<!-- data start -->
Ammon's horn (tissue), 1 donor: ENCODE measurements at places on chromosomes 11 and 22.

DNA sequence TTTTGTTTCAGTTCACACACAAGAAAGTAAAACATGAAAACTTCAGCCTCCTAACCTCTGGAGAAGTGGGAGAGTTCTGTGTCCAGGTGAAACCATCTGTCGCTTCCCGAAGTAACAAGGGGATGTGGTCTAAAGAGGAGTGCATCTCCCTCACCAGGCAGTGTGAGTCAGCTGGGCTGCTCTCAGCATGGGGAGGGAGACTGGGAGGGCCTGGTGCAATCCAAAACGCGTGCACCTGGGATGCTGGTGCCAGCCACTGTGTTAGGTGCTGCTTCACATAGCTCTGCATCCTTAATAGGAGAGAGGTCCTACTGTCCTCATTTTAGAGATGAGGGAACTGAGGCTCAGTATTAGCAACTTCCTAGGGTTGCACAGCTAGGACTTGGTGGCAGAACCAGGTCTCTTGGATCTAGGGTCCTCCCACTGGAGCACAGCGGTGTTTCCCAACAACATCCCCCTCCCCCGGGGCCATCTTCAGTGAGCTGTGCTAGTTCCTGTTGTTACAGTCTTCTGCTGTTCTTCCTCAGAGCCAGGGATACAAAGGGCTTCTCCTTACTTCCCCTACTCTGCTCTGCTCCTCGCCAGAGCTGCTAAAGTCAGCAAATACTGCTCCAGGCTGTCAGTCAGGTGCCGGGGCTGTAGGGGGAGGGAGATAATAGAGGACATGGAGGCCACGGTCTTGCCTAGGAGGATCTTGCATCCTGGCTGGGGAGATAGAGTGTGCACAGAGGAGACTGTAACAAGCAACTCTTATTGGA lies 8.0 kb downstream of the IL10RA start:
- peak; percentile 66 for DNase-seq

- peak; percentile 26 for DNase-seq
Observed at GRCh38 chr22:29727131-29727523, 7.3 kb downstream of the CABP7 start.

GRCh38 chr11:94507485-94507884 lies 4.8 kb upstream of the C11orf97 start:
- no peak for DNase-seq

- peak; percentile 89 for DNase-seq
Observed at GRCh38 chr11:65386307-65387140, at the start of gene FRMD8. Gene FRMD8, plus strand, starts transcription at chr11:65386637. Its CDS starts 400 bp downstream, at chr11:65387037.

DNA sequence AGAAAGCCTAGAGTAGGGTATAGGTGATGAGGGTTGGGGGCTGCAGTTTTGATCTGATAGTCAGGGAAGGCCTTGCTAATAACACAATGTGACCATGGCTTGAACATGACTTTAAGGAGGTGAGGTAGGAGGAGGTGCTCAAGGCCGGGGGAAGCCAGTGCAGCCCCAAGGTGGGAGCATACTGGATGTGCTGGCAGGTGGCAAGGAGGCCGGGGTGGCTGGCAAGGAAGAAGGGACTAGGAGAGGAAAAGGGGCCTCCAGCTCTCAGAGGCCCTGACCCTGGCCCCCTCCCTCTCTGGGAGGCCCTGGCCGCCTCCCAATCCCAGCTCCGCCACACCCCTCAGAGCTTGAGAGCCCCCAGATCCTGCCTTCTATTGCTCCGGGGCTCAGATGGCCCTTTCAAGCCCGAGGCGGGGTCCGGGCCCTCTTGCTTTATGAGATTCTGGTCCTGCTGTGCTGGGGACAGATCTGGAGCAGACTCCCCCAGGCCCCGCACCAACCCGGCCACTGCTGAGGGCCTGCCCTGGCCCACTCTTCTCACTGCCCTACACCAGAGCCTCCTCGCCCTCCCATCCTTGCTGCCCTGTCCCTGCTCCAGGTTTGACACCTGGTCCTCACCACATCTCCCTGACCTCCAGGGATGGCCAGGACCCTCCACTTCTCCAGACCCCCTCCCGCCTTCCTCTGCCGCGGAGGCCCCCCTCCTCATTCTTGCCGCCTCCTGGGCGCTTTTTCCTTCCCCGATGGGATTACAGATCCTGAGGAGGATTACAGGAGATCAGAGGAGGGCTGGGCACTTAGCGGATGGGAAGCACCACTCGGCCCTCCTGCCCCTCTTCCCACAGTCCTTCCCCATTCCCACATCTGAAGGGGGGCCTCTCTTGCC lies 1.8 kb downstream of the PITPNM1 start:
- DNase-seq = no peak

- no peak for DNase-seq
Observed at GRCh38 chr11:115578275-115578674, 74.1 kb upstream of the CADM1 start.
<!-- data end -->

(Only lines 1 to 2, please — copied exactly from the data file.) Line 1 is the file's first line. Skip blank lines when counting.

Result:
Ammon's horn (tissue), 1 donor: ENCODE measurements at places on chromosomes 11 and 22.

DNA sequence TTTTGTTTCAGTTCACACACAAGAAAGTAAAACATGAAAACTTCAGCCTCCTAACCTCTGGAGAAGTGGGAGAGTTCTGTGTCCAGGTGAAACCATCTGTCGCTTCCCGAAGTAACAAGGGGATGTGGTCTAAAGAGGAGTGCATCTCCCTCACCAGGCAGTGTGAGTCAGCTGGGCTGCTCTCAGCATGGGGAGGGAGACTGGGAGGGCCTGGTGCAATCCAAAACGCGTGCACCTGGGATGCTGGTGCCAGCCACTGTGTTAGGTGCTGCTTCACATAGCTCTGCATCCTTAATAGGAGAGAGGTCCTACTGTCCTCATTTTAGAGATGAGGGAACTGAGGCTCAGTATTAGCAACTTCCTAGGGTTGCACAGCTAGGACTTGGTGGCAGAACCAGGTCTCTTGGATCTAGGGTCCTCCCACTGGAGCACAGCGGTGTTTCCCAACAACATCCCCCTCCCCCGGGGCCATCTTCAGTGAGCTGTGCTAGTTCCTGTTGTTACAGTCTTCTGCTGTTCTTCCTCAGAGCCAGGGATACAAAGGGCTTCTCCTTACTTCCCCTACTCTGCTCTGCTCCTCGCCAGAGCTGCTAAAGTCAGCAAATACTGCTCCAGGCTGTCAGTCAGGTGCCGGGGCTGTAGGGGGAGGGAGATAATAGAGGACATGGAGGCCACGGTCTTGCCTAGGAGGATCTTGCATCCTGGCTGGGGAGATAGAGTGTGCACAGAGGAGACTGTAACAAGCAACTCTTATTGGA lies 8.0 kb downstream of the IL10RA start: